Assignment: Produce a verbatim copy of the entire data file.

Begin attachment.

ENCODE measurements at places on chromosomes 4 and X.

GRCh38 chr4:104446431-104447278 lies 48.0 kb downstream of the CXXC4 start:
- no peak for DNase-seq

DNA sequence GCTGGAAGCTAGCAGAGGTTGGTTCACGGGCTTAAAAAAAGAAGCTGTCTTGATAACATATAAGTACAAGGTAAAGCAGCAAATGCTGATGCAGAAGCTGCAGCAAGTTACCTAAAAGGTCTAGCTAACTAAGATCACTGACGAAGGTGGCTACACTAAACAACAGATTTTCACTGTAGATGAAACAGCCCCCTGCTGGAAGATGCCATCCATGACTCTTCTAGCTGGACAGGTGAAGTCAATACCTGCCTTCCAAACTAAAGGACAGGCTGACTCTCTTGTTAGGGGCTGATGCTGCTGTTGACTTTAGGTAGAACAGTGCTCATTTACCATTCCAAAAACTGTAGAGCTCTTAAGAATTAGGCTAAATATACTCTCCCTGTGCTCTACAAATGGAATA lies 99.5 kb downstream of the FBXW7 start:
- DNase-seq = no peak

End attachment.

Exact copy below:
ENCODE measurements at places on chromosomes 4 and X.

GRCh38 chr4:104446431-104447278 lies 48.0 kb downstream of the CXXC4 start:
- no peak for DNase-seq

DNA sequence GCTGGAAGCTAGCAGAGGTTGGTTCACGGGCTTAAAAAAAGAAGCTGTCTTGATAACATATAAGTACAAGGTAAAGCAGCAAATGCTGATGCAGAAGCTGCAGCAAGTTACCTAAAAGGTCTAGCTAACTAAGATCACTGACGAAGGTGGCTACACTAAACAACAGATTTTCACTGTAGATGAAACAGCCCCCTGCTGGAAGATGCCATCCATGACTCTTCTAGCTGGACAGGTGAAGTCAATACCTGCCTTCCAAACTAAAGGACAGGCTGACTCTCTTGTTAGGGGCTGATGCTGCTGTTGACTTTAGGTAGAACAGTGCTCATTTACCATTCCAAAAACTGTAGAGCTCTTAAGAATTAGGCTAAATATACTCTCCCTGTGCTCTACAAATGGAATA lies 99.5 kb downstream of the FBXW7 start:
- DNase-seq = no peak